Results from the Castleton Polling Institute’s latest survey show that Vermonters are torn on whether the state should proceed with a publicly financed, single payer health care system.
According to the poll of 617 Vermonters from a range of ages, income brackets and regions of the state: 52 percent are in favor of a single payer system, while 30 percent oppose it and 17 percent are unsure. That is a slight increase from the 48 percent who supported single payer in a 2012 study that Castleton conducted with local media outlets on the same issue.
Fewer participants, however, were in favor of funding health care using payroll taxes. The results show that 43 percent of those polled are for using payroll taxes, 36 percent are against the proposal and 21 percent are unsure.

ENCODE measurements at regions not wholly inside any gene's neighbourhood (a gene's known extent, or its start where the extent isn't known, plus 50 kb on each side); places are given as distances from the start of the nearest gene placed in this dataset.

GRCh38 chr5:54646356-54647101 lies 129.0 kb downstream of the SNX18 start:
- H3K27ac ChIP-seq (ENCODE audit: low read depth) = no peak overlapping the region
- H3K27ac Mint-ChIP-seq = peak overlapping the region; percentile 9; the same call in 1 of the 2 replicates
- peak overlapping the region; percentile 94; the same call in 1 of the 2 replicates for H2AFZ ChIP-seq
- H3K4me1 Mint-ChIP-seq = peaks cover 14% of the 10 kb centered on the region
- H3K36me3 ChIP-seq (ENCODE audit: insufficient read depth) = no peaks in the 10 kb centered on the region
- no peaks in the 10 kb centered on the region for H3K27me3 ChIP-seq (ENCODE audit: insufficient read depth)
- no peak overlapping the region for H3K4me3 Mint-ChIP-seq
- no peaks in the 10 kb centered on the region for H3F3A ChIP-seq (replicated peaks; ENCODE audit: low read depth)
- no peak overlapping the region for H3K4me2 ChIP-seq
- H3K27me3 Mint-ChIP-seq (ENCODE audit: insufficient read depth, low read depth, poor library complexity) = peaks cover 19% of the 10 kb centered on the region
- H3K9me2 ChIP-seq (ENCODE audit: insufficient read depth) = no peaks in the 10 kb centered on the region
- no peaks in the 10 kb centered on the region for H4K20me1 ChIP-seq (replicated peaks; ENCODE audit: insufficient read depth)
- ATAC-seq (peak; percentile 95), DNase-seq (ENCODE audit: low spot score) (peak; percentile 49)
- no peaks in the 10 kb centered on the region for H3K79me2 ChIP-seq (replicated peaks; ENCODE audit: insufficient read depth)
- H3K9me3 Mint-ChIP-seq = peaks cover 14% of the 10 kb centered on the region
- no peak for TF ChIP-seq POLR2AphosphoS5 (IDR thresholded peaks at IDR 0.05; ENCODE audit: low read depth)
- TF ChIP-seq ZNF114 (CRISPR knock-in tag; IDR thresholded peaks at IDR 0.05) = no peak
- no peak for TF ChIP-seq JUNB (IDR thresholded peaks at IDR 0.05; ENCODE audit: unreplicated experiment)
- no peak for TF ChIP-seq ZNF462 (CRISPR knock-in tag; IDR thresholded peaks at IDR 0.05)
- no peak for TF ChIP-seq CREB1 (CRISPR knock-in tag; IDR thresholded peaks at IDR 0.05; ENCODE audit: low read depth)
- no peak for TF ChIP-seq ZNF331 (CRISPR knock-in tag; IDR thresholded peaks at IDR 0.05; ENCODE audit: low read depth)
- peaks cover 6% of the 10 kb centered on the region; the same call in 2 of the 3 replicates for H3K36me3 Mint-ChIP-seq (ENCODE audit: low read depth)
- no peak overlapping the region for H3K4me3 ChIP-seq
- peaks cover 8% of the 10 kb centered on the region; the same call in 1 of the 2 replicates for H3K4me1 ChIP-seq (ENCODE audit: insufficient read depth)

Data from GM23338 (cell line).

The single payer survey, which was released on Wednesday, polled from the same group of Vermonters as the Castleton wind power study that was published the day prior.
The surveys were conducted by phone using a random dialing method to sample from residential landlines and cell phones with 802 area codes, said professor Rich Clark, who directs the polling institute.
The sample, he said, grabbed from the general population — rather than a registered voter list, as the 2012 poll on wind and single payer did.
In addition to the aforementioned surveys, Castleton also asked participants: “What do you think is the most important issue facing the state of Vermont today?”
The economy was the leading vote-getter with 33 percent, then health care with 19 percent, followed by education with 15 percent and taxes with 13 percent.